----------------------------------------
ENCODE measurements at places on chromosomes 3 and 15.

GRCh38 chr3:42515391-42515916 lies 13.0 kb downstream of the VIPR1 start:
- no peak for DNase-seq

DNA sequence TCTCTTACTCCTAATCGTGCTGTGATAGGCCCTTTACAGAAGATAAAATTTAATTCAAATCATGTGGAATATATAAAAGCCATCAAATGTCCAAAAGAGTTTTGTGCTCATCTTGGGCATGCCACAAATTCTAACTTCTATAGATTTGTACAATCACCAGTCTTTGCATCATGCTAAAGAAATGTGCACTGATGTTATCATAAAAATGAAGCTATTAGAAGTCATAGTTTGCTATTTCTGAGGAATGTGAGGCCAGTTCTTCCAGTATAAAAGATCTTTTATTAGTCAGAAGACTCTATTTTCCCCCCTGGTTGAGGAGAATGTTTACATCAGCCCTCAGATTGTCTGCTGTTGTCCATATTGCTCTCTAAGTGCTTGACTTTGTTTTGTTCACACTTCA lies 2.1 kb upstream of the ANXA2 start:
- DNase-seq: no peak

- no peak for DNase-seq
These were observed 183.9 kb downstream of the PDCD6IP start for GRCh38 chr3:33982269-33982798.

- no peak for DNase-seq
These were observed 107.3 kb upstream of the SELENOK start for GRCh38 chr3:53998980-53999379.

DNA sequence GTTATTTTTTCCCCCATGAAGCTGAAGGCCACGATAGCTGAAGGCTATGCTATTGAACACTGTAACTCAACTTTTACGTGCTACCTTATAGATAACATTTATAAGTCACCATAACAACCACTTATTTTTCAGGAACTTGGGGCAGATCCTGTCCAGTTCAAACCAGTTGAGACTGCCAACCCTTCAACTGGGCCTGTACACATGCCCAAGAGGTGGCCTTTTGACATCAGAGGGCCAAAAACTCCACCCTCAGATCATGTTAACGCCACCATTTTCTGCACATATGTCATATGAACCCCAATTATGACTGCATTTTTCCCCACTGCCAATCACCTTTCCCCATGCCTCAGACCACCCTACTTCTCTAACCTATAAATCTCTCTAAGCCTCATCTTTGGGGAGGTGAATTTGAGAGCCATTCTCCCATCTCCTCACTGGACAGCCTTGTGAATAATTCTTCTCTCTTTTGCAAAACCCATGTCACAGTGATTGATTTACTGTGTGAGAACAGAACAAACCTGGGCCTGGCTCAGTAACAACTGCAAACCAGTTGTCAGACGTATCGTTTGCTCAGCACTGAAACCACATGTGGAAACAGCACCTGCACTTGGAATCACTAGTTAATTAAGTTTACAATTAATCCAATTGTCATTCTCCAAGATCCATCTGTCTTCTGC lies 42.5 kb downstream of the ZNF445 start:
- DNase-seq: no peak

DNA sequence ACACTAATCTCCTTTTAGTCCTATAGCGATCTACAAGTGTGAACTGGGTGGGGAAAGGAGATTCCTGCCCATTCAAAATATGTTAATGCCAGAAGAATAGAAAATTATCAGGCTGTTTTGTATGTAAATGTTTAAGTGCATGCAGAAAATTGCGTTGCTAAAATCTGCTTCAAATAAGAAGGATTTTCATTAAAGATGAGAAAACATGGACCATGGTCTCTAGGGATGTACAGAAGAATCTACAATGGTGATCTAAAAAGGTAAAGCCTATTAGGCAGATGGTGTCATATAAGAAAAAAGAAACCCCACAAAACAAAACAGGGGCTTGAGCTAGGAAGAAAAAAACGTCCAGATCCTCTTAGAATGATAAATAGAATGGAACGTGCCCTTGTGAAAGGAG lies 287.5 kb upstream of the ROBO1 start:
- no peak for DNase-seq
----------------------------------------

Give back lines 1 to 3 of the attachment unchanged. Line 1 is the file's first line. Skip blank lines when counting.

ENCODE measurements at places on chromosomes 3 and 15.

GRCh38 chr3:42515391-42515916 lies 13.0 kb downstream of the VIPR1 start:
- no peak for DNase-seq